How do I handle errors in Perl methods, and what should I return methods?

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I've wrapped Perl's Net::SSH::Expect with a small module to reduce the boilerplate code needed to write a new configuration script for use with our HP iLO cards. While on one hand I want this wrapper to be as lean as possible, so non-programmer colleagues can use it, I also want it to be as well-written as possible.

It's used like so:

my $ilo = iLO->new(host => $host, password => $password);
$ilo->login;

$ilo->command("cd /system1");
$ilo->command("set oemhp_server_name=$system_name", 'status=0');

and this is iLO::command():

sub command {
    my ($self, $cmd, $response) = @_;

    $response = 'hpiLO-> ' unless defined($response);

    # $self->{ssh} is a Net::SSH::Expect object
    croak "Not logged in!\n" unless ($self->{ssh});

    $self->{ssh}->send($cmd);
    if ($self->{ssh}->waitfor($response, $self->{CMD_TIMEOUT}, '-re')) {
        return {
            before => $self->{ssh}->before(),
            match => $self->{ssh}->match(),
            after => $self->{ssh}->after(),
        };
    } else {
        carp "ERROR: '$cmd' response did not match /$response/:\n\n",
            $self->{ssh}->before()),
            "\n";
        return undef;
    }
}

I have two related queries. First, how should I deal with responses that don't match the expected response? I guess what I'm doing now is satisfactory -- by returning undef I signal something broke and my croak() will output an error (though hardly gracefully). But it feels like a code smell. If Perl had exceptions I'd raise one and let the calling code decide whether or not to ignore it/quit/print a warning, but it doesn't (well, in 5.8). Perhaps I should return some other object (iLO::response, or something) that carries an error message and the contents of $ilo->before() (which is just Net::SSH::Expect's before())? But if I do that -- and have to wrap every $ilo->command in a test to catch it -- my scripts are going to be full of boilerplate again.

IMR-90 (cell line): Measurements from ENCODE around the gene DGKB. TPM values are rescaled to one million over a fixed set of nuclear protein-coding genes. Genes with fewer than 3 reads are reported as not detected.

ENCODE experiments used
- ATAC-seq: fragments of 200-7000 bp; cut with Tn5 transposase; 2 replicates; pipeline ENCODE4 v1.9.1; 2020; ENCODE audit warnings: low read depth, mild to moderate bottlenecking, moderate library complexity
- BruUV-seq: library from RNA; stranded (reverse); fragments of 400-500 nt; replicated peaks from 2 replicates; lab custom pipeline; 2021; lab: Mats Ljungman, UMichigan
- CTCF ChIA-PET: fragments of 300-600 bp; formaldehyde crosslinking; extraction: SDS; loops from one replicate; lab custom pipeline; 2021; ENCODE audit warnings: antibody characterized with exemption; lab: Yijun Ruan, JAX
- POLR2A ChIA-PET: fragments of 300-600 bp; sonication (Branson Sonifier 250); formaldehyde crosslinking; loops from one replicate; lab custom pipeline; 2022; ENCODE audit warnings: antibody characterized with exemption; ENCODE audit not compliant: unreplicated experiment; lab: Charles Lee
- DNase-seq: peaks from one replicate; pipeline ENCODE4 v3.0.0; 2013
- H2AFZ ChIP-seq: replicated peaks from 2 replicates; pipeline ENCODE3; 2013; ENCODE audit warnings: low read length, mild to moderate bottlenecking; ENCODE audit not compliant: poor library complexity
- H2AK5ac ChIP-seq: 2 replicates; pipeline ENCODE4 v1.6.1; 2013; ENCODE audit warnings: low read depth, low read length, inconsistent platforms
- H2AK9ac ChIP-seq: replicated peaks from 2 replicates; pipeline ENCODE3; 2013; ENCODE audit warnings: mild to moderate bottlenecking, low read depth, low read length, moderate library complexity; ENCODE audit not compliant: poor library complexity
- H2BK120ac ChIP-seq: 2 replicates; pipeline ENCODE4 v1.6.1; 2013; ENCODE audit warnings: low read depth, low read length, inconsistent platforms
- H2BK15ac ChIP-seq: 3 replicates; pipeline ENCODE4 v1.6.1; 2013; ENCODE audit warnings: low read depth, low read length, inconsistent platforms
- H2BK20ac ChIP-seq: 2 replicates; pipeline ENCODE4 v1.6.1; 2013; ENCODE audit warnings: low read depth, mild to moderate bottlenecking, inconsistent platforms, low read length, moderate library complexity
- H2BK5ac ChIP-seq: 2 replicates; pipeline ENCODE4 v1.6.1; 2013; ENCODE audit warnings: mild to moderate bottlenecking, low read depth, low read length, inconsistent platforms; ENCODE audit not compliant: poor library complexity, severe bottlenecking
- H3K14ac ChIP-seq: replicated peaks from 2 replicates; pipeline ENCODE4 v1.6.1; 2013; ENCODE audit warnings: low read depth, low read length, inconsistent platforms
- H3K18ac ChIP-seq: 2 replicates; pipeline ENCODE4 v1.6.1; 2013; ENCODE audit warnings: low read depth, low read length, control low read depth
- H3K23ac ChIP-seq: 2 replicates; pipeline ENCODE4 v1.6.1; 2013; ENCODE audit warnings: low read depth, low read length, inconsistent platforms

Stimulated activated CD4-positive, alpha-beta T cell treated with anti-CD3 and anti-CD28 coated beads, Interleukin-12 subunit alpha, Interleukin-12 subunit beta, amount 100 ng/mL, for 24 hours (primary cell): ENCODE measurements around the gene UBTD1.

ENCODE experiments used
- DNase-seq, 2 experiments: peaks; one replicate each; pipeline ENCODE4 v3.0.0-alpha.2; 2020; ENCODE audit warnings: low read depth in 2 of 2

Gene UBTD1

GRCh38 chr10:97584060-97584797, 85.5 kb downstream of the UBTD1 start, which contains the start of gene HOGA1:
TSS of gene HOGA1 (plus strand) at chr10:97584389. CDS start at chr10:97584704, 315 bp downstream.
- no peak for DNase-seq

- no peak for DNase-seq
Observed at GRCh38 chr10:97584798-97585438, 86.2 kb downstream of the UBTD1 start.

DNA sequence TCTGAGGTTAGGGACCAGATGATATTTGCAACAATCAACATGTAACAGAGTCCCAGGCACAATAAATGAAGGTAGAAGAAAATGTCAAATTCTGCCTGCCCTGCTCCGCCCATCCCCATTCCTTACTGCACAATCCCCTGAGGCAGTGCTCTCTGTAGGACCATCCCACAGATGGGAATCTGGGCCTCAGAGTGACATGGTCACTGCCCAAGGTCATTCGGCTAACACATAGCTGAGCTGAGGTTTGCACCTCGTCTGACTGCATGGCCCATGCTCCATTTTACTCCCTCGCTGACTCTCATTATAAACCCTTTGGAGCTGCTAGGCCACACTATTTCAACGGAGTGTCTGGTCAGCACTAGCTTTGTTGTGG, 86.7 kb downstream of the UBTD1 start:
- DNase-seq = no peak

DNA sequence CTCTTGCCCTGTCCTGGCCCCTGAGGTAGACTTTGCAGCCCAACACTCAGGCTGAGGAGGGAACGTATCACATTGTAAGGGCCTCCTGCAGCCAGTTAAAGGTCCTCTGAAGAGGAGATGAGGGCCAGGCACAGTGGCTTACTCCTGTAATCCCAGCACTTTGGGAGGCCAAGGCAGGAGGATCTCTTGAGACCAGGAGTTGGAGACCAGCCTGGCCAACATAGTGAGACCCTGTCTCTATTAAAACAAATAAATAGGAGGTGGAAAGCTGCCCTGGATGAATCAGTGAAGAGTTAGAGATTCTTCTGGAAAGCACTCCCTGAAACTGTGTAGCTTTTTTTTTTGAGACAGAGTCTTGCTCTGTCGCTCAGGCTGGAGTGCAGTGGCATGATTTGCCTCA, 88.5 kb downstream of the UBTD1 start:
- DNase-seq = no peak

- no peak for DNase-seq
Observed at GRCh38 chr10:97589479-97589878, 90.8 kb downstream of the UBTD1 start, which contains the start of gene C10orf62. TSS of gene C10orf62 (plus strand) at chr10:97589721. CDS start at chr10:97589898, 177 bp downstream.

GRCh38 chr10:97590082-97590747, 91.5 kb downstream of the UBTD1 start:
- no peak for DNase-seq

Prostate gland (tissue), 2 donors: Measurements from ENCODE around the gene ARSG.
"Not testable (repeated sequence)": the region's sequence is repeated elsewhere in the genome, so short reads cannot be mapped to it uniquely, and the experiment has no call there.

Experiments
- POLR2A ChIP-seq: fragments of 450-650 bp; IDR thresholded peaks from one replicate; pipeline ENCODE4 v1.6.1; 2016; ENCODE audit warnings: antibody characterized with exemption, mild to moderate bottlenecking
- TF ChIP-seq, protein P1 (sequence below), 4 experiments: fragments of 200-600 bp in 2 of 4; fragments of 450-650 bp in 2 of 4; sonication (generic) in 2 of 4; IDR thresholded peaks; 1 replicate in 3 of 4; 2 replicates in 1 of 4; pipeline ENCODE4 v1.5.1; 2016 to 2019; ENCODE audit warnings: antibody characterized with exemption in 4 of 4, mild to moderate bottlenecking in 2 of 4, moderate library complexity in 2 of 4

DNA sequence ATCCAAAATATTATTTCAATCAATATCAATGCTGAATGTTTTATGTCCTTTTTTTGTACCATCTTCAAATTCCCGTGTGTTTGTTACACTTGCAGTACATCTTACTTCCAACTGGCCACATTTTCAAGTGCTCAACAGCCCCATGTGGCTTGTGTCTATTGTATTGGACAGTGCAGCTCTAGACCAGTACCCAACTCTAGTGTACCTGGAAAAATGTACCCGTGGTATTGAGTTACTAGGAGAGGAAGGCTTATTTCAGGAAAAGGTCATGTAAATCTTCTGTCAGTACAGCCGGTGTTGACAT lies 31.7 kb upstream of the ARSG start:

Secondly, what should I return for success? Again, my hash containing more-or-less the response from Net::SSH::Expect does the job but it doesn't feel 'right' somehow. Although this example's in Perl my code in other languages emits the same familiar smell: I'm never sure how or what to return from a method. What can you tell me?


If you're familiar with exceptions from languages like Java, then think of die as throw and eval as try and catch. Instead of returning undef, you could do something like this:

if ($self->{ssh}->waitfor($response, $self->{CMD_TIMEOUT}, '-re')) {
    return {
        before => $self->{ssh}->before(),
        match => $self->{ssh}->match(),
        after => $self->{ssh}->after(),
    };
}

die "ERROR: '$cmd' response did not match /$response/:\n\n"
. $self->{ssh}->before();

Then, in your calling code:

eval {
    $ilo->command("set oemhp_server_name=$system_name", 'status=0');
};

if ( my $error = [email protected] ) {
    # handle $error here
}

Just like exceptions in other languages, this allows you to bail out of a submethod at any point without having to worry about propagating return values up the call stack. They'll be caught by the first eval block that finds them. Additionally, you can die again to rethrow an exception you can't deal with back up the stack.

Even better, you can use die to throw an object, which your exception handler can interrogate for useful information and error messages. I like to use Exception::Class for this purpose. The Error module provides some syntactic sugar for doing Java-like try/catch blocks, as well.